I'll show you what I've done so far, along with the ideas I have in mind. I'd really appreciate if y'all could do something to help, and I will credit you for your assistance in the final essay. Here it is so far, and thank you.
ESSAY SO FAR
Released in 1997, Hideaki Anno’s animated film End of Evangelion acted as the proper conclusion to his highly renowned, yet controversial, TV series Neon Genesis Evangelion when its staff lacked the time and budget needed to make its original ending.
Though no less contented than the finale aired on TV the year before (which mostly consisted of recycled animation from earlier episodes accompanied by overly verbose monologues on mankind’s existential drama), End of Evangelion nevertheless proved itself to be a fine conclusion to the complex series and a prime example of Hideaki Anno’s skill as a visual director and a storyteller.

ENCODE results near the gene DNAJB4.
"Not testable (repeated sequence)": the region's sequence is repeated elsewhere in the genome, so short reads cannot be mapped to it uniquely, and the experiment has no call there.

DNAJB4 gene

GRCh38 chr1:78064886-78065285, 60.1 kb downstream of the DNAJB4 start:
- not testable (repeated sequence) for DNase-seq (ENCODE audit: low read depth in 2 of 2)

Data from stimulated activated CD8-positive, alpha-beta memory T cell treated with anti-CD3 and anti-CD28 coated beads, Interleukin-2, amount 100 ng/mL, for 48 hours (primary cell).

There are many aspects of the film that could be given an in-depth analysis. But in this case, we’ll discuss how uses bookends (repeating images/phrases/actions at the beginning and end of a work, or story/character arcs) to tie up several points of the series and how it furthers one of the messages implied throughout the entire show.
“Eva is a story that repeats…” - Hideaki Anno, director of Evangelion
Part 1. Weaving A Story ~ A Recap of Evangelion’s Story
(WARNING - Contains spoilers for the plot to Neon Genesis Evangelion and End of Evangelion. Please watch both of these before reading any further if you don’t want to spoil them for yourself.)